New Ohio law would include pets in protection orders

A bill allowing animals to be included in domestic violence, stalking and other protection orders is on its way to the governor.

The Ohio Senate last week voted 32-0 to agree with House changes to Senate Bill 177, sending the bill to Gov. John Kasich who is expected to sign it into law.

Nearly half of domestic violence victims stay in abusive situations for fear of leaving their pets behind with abusers, according to national studies.

“Too often, victims will not flee an abusive situation if they have to leave a pet behind, unprotected,” Vicki Deisner, Midwest legislative director for the American Society for the Prevention of Cruelty to Animals, said in a statement. “No one should have to make the impossible choice between escaping an abusive situation and ensuring their pet’s safety.”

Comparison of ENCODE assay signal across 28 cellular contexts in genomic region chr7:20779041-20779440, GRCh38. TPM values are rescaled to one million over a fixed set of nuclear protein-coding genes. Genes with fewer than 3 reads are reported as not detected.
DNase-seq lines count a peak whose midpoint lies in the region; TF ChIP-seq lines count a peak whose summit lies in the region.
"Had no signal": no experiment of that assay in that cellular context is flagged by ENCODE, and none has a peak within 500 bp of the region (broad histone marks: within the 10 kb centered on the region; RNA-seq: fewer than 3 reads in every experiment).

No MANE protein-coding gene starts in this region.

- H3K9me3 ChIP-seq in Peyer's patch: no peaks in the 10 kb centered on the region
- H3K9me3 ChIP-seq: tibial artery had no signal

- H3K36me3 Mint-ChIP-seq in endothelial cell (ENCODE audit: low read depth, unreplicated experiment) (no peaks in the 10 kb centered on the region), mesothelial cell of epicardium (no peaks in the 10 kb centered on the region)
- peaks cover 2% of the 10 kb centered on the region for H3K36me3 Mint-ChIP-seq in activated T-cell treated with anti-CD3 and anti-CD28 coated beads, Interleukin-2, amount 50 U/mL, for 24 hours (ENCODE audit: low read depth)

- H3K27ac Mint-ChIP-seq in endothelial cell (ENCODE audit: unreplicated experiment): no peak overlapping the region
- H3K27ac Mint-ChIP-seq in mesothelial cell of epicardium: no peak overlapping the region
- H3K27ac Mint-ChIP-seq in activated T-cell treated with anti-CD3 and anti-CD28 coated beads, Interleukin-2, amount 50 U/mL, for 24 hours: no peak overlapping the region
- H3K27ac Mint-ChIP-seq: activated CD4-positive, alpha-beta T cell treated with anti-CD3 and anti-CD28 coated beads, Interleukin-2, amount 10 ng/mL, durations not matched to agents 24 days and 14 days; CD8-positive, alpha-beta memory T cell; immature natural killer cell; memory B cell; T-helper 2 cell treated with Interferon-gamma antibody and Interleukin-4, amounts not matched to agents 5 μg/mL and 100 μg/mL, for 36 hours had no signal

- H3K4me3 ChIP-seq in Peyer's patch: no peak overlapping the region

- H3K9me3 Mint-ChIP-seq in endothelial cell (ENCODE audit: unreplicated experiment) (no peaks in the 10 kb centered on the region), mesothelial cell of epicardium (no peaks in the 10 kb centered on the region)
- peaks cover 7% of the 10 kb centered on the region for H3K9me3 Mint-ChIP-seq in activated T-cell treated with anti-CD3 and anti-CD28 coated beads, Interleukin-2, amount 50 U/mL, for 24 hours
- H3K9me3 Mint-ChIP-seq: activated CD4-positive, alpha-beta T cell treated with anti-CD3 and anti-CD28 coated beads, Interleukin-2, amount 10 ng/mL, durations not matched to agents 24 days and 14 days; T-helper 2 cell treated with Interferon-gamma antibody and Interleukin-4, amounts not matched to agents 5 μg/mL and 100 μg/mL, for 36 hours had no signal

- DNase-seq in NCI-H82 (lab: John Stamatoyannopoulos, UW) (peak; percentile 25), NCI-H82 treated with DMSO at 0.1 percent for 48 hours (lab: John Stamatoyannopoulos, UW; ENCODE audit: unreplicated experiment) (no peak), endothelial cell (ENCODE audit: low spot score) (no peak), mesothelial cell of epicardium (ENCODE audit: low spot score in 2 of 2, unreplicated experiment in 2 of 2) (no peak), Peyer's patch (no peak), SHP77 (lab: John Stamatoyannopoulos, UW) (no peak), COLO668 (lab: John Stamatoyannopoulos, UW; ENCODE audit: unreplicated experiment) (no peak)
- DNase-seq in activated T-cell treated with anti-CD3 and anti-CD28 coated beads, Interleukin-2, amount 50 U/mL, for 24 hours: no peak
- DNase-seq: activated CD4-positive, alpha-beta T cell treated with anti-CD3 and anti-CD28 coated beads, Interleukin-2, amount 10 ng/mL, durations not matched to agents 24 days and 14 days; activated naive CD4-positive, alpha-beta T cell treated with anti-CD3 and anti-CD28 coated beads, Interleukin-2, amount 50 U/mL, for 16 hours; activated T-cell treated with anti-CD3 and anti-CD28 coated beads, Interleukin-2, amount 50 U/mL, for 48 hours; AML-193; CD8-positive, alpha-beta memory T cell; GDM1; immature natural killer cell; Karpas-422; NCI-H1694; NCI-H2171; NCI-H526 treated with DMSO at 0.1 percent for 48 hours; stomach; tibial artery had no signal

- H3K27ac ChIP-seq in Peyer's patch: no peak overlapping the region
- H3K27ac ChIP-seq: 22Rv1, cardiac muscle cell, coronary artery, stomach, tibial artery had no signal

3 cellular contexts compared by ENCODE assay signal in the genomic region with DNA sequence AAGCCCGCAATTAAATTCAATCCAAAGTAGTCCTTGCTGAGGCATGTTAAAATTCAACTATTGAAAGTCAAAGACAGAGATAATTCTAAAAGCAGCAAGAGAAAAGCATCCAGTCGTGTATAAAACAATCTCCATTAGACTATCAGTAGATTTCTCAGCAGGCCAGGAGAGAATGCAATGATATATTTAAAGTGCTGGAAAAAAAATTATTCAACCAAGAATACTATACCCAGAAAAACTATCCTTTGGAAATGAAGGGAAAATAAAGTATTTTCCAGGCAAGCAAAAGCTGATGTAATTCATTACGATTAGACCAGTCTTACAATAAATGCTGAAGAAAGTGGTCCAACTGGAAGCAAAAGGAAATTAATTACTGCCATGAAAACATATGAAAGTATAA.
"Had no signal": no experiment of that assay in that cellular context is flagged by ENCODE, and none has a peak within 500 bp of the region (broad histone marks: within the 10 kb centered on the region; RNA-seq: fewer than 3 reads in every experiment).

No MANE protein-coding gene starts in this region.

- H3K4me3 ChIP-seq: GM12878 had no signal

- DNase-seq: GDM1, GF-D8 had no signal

Senate Bill 177 would allow judges to order an alleged offender “not remove, damage, hide, harm, or dispose of any companion animal owned or possessed by the person to be protected” or authorize the victim to remove the animal from the offender.

The bill was supported by the Ohio Domestic Violence Network, which found a need for the change when it surveyed domestic violence programs in the state, Animal Cruelty Task Force of Ohio, Ohio Federated Humane Societies, and the Ohio Voters for Companion Animals. Twenty-four other states have passed similar measures.

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